Archive Notice - OSHA Archive

NOTICE: This is an OSHA Archive Document, and may no longer represent OSHA Policy. It is presented here as historical content, for research and review purposes only.

OSHA requirements are set by statute, standards and regulations. Our interpretation letters explain these requirements and how they apply to particular circumstances, but they cannot create additional employer obligations. This letter constitutes OSHA's interpretation of the requirements discussed. Note that our enforcement guidance may be affected by changes to OSHA rules. Also, from time to time we update our guidance in response to new information. To keep apprised of such developments, you can consult OSHA's website at

January 5, 1998

Mr. Richard J. Hackman
The Proctor & Gamble Company
Ivorydale Technical Center
5299 Spring Grove Avenue
Cincinnati, Ohio 45217-1087

Dear Mr Hackman:

This is in response to your November 8, 1996 letter and enclosure, requesting interpretation/variance with the energy isolation device requirements of 29 CFR 1910.147. Please accept our apology for the delay in responding.

In your letter you described a safety disconnect system ("system") which protects directly wired load circuits to (functionally interconnected) process machines from being energized by an electrical source. Also, you stated that this system is intended for use with process machines where it is impractical to provide manually-operated disconnects at every point of access. Further, you disclosed that direct power interruption on the large drives of these process machines is infeasible because the disconnects require a significant effort to operate, are difficult to position in the (production) line layout, and are not constructed for frequent use.

As noted in your letter, the safety disconnect system includes the following four basic, component groups: a power contactor, a control power transformer and fuses, voltage sensing relays, and a safety lockout switch with verification light. An optional component is used to establish a required neutral point for the voltage sensing relays, if the power being monitored is derived from an ungrounded system.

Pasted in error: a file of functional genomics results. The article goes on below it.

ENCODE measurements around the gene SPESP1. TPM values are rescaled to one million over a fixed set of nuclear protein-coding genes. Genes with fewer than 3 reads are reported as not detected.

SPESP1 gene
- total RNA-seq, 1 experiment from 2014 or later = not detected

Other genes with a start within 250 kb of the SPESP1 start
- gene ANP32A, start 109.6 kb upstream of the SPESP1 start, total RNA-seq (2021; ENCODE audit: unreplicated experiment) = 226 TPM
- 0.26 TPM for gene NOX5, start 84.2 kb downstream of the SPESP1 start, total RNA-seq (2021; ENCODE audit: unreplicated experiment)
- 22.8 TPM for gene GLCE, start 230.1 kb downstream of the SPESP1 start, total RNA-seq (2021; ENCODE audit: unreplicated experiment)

The following system safety features are noted relative to the results of the failure analysis included in your letter:



The system measures and ensures no motive force to the drive system.



The system provides fail-safe verification, that is, defaults to the safe position.



Verification is provided by a system which actively confirms zero-energy state to the drives before the verification light comes on.



When an individual initiates the lockout sequence by opening the system switch and placing a lock on it, then the verification light will come on, if the machine is at a zero-energy state.



If the light goes out due to bulb failure while an authorized employee is performing servicing and maintenance on the machine, the system remains safe because the switch is open and locked out.



The system is designed such that failure of any component in the system will not result in the light coming on when the machine is in an unsafe mode.



The system is contained in sealed, protected box.



The equipment used is certified by a nationally recognized testing laboratory.



An independent laboratory did a system risk analysis and determined the proposed system presented the lowest risk to the operator.

Based on the information enclosed in your letter, your "safety disconnect system" has been evaluated as an inherently fail-safe system which performs the same function as an energy isolating device identified in paragraph 1910.147(b). When used as an energy isolating device, this "safety system" must be addressed in the energy control program required in §1910.147(c)(1).

Of particular concern is other hazardous energy sources which are not isolated by the safety disconnect system. For example, the machine glue heaters are directly connected (on the supply side of the safety disconnect system) to the hazardous electrical energy source. Potential employee exposure to glue heater hazardous electrical and thermal energy during servicing and maintenance of machines must be addressed in the energy control program.

We appreciate your interest in employee safety and health. lf we can be of further assistance, please contact the Office of Safety Compliance Assistance, Mr. Ronald J. Davies, telephone (202) 219-8031, extension 110.


John B. Miles, Jr., Director
Directorate of Compliance Programs